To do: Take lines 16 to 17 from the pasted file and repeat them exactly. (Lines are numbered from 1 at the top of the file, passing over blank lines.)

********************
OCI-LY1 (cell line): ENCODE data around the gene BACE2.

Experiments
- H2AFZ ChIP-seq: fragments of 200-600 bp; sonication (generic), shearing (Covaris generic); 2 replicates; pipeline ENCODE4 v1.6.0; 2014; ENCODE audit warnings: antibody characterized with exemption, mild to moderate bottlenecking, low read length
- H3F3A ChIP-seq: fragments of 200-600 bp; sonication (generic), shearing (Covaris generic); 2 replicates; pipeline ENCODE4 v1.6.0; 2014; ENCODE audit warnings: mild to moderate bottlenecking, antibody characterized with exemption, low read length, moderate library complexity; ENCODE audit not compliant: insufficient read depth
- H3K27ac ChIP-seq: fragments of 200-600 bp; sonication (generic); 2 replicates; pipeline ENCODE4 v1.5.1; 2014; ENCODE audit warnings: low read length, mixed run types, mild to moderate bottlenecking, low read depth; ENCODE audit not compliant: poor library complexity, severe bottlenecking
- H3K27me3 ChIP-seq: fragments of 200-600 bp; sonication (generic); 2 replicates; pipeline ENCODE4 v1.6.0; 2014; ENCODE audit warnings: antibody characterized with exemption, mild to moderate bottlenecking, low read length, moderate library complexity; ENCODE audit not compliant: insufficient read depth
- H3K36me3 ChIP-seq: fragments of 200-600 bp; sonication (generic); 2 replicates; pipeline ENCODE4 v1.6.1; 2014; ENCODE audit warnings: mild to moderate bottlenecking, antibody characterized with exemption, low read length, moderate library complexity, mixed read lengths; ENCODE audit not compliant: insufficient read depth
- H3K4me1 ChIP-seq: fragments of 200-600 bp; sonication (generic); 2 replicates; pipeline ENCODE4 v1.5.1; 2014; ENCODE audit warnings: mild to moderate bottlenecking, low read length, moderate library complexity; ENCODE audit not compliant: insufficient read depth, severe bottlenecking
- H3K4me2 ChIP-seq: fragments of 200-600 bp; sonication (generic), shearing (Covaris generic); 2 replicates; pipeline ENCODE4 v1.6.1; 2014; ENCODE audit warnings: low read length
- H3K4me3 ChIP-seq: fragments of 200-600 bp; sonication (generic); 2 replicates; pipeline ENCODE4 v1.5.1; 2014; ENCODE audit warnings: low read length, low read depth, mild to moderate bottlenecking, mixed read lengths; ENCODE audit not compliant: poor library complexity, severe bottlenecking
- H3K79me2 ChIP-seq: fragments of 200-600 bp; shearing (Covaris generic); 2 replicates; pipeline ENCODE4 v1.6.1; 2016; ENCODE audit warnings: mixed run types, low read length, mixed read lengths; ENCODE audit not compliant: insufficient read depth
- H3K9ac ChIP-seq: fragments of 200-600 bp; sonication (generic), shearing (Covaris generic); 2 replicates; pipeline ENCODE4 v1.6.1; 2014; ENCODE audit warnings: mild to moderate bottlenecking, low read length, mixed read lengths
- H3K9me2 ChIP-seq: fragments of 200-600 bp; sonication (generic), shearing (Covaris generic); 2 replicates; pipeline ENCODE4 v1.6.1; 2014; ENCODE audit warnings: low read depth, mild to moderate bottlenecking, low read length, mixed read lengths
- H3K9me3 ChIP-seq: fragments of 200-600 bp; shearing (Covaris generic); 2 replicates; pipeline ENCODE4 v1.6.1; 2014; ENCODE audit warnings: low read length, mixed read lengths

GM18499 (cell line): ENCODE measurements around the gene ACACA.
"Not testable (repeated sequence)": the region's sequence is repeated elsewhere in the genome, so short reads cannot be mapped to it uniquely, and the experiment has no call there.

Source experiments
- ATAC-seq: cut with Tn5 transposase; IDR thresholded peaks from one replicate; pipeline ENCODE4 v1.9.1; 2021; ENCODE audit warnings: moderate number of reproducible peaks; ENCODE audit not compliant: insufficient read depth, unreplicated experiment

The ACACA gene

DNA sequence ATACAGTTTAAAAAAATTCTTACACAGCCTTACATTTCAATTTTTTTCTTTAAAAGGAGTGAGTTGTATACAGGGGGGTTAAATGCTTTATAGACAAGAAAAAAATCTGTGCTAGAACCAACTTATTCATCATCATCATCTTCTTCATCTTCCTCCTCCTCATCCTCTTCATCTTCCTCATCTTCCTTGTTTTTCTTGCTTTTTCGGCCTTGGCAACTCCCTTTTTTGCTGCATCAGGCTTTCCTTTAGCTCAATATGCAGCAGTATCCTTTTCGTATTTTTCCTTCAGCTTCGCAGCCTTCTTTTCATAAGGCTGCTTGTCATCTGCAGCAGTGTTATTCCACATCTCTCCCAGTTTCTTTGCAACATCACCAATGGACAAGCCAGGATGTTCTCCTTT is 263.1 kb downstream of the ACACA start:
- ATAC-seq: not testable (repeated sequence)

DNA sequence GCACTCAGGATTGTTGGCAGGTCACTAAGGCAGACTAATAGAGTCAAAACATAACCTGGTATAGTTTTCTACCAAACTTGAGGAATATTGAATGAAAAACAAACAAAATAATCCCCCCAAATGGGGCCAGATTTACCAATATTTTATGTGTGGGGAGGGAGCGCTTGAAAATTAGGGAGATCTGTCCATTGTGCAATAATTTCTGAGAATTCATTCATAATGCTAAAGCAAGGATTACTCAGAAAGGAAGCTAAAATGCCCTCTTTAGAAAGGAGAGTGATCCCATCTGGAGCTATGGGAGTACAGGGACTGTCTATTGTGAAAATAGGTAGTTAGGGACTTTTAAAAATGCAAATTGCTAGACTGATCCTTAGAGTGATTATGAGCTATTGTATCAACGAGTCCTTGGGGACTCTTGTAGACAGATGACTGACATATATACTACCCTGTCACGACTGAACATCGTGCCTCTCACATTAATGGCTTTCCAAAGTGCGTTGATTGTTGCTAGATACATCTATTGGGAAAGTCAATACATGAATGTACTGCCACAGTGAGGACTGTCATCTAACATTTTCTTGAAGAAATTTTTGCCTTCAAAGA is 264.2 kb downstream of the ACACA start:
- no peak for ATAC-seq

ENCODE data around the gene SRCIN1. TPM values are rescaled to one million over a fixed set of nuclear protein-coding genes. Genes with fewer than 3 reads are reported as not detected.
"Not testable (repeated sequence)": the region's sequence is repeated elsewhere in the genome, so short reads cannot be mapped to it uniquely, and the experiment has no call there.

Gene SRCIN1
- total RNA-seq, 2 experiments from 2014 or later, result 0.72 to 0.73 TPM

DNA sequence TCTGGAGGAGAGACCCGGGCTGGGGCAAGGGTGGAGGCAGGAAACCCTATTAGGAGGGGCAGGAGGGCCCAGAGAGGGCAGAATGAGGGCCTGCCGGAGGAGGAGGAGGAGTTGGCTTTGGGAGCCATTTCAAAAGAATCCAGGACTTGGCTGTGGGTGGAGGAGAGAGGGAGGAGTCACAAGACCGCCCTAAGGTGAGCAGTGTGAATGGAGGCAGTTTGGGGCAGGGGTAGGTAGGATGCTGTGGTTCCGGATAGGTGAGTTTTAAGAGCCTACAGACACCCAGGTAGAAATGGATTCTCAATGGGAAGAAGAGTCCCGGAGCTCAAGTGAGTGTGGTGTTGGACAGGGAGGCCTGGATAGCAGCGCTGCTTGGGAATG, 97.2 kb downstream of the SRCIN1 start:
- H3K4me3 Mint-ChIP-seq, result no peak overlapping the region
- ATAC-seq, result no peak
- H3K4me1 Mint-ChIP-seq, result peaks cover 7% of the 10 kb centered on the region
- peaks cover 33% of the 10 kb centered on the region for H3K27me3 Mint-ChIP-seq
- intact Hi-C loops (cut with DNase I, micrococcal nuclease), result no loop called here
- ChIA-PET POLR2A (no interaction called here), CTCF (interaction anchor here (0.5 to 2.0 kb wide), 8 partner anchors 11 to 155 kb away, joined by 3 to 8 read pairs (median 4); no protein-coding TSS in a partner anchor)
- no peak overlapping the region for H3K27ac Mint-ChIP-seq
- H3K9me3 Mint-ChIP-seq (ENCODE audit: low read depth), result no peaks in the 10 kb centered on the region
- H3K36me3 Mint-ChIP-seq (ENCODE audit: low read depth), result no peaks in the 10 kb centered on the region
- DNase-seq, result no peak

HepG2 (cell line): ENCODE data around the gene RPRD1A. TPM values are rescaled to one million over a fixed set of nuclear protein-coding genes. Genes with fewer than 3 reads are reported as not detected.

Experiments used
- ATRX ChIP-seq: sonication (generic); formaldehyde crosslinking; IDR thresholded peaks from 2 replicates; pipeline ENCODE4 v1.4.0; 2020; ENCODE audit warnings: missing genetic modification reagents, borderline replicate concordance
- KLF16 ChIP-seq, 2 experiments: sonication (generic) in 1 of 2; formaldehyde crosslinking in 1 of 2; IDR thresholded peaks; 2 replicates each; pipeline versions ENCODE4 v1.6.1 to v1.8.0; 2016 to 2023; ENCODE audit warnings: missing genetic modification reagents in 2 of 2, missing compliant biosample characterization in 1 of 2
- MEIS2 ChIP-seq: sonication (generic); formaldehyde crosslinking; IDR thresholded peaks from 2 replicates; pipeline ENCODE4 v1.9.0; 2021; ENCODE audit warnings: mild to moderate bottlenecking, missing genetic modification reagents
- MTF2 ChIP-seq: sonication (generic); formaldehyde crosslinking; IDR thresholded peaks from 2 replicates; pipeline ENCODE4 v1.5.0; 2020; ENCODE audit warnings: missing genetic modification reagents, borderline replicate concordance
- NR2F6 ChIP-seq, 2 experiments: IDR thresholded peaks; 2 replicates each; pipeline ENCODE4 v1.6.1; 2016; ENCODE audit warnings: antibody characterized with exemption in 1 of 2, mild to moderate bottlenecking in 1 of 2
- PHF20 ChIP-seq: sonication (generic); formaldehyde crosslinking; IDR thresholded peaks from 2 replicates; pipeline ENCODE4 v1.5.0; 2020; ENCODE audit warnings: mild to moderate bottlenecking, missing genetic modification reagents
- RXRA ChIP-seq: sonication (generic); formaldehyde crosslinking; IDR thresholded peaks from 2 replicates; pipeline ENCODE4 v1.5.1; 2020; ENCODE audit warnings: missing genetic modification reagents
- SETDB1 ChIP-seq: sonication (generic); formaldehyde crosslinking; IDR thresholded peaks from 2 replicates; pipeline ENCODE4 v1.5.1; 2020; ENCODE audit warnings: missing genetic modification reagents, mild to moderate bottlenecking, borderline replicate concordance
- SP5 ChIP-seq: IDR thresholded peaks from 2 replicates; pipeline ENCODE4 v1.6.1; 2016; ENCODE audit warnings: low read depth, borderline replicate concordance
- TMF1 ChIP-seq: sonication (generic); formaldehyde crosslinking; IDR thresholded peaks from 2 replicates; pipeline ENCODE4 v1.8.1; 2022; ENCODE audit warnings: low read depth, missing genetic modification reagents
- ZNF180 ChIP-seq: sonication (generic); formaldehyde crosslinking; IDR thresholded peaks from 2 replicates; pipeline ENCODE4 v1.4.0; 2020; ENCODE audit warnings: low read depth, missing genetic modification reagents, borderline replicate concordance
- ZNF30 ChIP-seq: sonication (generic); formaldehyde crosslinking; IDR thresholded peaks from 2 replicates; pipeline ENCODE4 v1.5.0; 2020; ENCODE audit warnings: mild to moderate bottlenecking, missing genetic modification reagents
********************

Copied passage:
"Not testable (repeated sequence)": the region's sequence is repeated elsewhere in the genome, so short reads cannot be mapped to it uniquely, and the experiment has no call there.

Source experiments